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LM2841-Q1: Difference LM2840/41/42-Q1

Part Number: LM2841-Q1
Other Parts Discussed in Thread: LM2841, LM2840, LM2842, TPS57060-Q1, TPS57060, LP2951, LM3489

Both have the same Rds,on and current limit, but the LM2840(-Q1) has better efficiency at 100mA, and the curve is still rising. Why is it only recommended up to 100mA (LM2841: 300mA)?

The curves for LM2841 and LM2842 look identical up to 300mA, does the latter go further just because of its current limit?

  • Hi,

    Are you referring to figure 2 and 3 on the datasheet? Yes, one of the difference is the current limit and also on the figure 2 the output is at 3.3V whereas in figure 3 the output voltage is 8V. You tend to have a better efficiency running VIN close to VOUT case.

    Thanks
    -Arief
  • I did not notice the output voltage in Fig. 3 was different from the first two, that explains the better efficiency. But then, what IS the difference between LM2840/41? Same FET, same current limit, why is one recommenden for 3x the current?

    One more thing, will the soft start feature work over temperature, when V_SHDN can go to 2,3V? Fig. 6 shows full current above ca. 2V. A "Too-Simple-Switcher"?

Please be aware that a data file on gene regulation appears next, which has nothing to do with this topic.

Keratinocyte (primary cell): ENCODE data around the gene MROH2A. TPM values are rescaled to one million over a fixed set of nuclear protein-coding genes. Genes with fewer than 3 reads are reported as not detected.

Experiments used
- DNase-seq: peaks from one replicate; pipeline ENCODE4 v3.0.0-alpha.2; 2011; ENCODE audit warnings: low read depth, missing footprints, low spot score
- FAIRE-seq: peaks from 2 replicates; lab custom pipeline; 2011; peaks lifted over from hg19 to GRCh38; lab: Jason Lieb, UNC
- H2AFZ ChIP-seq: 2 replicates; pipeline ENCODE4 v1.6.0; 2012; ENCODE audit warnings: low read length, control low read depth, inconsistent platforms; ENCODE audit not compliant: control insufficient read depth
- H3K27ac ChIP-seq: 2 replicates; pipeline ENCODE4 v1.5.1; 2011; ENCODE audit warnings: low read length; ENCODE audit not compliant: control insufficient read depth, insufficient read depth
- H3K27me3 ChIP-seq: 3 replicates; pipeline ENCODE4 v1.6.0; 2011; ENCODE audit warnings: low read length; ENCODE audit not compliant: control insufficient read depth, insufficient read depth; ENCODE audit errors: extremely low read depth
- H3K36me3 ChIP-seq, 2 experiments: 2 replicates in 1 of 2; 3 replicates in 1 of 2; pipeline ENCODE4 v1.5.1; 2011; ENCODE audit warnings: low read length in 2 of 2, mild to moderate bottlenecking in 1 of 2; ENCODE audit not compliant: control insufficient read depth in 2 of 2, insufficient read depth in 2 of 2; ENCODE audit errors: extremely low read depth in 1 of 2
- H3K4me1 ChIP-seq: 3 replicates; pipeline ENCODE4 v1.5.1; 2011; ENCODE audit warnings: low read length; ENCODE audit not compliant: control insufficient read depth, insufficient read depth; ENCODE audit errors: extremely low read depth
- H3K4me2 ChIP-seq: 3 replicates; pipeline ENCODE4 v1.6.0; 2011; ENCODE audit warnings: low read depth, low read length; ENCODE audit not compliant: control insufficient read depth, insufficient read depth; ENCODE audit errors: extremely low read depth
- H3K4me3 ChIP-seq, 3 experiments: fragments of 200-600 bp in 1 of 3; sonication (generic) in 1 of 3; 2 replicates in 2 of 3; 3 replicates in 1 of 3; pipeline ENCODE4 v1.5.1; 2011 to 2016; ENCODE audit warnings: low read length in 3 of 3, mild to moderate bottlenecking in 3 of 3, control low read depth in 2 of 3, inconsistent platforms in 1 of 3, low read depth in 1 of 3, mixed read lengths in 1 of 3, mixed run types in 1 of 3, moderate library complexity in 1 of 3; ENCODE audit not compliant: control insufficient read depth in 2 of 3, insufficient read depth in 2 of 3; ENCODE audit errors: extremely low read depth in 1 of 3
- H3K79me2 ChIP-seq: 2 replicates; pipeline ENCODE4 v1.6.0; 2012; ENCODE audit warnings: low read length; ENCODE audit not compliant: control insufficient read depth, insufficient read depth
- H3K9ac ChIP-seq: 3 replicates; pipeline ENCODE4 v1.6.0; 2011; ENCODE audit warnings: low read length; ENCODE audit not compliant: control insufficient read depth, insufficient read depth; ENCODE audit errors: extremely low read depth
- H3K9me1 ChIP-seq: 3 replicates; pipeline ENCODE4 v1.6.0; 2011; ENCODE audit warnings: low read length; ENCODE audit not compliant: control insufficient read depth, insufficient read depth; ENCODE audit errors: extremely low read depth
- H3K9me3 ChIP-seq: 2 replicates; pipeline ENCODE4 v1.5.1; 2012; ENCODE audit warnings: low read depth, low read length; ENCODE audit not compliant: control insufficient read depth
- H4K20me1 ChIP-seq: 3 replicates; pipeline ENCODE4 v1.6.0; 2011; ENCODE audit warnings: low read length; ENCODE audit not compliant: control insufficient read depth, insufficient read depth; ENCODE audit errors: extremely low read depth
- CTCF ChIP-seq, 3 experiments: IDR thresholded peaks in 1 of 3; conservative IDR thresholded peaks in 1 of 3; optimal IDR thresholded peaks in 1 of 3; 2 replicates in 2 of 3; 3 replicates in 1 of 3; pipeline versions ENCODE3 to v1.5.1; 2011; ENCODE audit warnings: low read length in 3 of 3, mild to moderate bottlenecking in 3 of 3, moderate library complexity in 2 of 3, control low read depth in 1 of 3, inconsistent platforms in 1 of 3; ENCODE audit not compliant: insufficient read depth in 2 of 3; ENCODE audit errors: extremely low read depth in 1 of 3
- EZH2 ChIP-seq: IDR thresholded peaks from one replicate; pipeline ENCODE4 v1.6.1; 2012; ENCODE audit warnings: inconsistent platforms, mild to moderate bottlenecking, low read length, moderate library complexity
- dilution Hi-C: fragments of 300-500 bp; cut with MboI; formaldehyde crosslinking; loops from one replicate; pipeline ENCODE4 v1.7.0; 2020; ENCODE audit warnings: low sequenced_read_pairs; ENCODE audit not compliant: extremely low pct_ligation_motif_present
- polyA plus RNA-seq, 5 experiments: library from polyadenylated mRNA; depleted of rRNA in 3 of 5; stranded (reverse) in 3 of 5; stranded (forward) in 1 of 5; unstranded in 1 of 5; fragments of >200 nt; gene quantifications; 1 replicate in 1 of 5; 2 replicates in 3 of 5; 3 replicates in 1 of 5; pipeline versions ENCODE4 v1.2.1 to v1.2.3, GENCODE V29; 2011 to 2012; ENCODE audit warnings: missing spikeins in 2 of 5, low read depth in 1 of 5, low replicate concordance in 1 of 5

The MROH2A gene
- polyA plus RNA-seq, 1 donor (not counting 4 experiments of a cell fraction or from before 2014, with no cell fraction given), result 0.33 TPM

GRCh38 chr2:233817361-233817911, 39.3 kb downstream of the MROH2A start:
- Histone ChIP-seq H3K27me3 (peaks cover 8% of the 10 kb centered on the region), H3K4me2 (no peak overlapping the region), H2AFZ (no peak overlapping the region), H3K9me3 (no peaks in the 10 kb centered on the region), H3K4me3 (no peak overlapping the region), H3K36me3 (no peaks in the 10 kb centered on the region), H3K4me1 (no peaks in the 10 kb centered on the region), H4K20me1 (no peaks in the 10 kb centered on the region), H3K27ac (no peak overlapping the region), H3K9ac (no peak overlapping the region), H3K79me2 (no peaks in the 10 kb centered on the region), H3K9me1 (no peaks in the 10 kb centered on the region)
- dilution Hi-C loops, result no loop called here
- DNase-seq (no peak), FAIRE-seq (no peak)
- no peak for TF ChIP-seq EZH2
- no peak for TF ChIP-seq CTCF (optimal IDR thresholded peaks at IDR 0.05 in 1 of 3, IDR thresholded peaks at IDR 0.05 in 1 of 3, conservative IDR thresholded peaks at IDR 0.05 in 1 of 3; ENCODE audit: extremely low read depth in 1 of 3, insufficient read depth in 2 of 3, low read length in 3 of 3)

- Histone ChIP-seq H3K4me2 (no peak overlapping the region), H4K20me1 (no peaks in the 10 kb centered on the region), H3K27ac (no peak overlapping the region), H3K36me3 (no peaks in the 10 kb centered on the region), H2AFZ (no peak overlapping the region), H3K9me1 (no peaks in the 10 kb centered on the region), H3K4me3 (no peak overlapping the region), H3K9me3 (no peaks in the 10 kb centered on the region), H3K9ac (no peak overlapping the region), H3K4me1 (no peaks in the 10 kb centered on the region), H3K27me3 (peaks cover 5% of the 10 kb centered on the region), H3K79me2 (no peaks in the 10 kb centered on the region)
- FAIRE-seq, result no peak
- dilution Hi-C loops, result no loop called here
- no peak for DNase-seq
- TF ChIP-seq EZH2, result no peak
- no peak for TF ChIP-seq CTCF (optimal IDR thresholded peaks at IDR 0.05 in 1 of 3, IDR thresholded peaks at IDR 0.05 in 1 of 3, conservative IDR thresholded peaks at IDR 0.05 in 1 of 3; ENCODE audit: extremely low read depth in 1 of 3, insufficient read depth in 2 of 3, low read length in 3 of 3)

In other words, is the TPS57060-Q1 a better choice for automotive? Its 65Vin sure make load dump clamping easier, it has a real SS pin, and I like to set the frequency myself.

    And guess what, it also has a brother with the same internal FET (TPS57160)! Reminds me of the opamps and references sold as "A" versions when they came out better at the end of the shift. Or the ...-10 Prozessors that would not start at 20MHz. But I'm starting to drift off, and it's not the tempco...

  • Hi,

    Yeah the main difference between the LM2840/41 series is the current limit trimming option. One is trimmed at higher current than the other.
    Also, i believe the soft-start should work over temperature.

    As for TPS57060, yes it offers more functionality as well more flexibility in your design in terms of adjusting the soft-start and switching frequency. Just make sure you done the webench simulation to select the compensation components such that works out.

    Thanks and i hope that helps
    -Arief
  • OK thank you. Think this is resolved now. Anyway some words what this is for:

    We settled for the LM2840 at 120mA max. behind some hefty voltage clamps, giving a 5V rail, and an LP2951 for 3V in the display unit (sitting remote from the ECU via CAN).

    The ECU gets an LM3489 + P-FET for 12V OR 24V Volt batteries (100% duty), giving regulated 12V for a valve. Another LP2951 gives a 5V rail, an MCP1661 boosts it up to 24V for a Sensor, and a linear regulator makes 1,8V for the DSP core. Only good thing is the DSP has 5V I/Os, so no 3V rail is needed here.

    If the customer used a 12V sensor or a 24V valve, or could decide on ONE battery voltage, we could save two of the 3 switchers.